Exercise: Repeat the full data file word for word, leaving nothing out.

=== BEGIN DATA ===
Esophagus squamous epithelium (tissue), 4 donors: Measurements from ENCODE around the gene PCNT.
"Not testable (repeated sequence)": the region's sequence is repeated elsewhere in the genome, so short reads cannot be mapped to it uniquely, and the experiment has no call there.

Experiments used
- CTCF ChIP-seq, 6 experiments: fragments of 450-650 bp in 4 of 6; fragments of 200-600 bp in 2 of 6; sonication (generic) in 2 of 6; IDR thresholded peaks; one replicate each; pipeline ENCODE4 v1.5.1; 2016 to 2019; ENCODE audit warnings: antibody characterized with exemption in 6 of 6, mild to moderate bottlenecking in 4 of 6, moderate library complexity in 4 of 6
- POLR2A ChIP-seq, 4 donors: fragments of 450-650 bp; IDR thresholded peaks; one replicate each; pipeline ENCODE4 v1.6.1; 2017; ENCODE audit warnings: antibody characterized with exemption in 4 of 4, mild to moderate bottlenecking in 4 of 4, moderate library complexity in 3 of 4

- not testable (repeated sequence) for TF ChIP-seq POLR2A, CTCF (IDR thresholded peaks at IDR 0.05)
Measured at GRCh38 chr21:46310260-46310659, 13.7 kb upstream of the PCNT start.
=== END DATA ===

Esophagus squamous epithelium (tissue), 4 donors: Measurements from ENCODE around the gene PCNT.
"Not testable (repeated sequence)": the region's sequence is repeated elsewhere in the genome, so short reads cannot be mapped to it uniquely, and the experiment has no call there.

Experiments used
- CTCF ChIP-seq, 6 experiments: fragments of 450-650 bp in 4 of 6; fragments of 200-600 bp in 2 of 6; sonication (generic) in 2 of 6; IDR thresholded peaks; one replicate each; pipeline ENCODE4 v1.5.1; 2016 to 2019; ENCODE audit warnings: antibody characterized with exemption in 6 of 6, mild to moderate bottlenecking in 4 of 6, moderate library complexity in 4 of 6
- POLR2A ChIP-seq, 4 donors: fragments of 450-650 bp; IDR thresholded peaks; one replicate each; pipeline ENCODE4 v1.6.1; 2017; ENCODE audit warnings: antibody characterized with exemption in 4 of 4, mild to moderate bottlenecking in 4 of 4, moderate library complexity in 3 of 4

- not testable (repeated sequence) for TF ChIP-seq POLR2A, CTCF (IDR thresholded peaks at IDR 0.05)
Measured at GRCh38 chr21:46310260-46310659, 13.7 kb upstream of the PCNT start.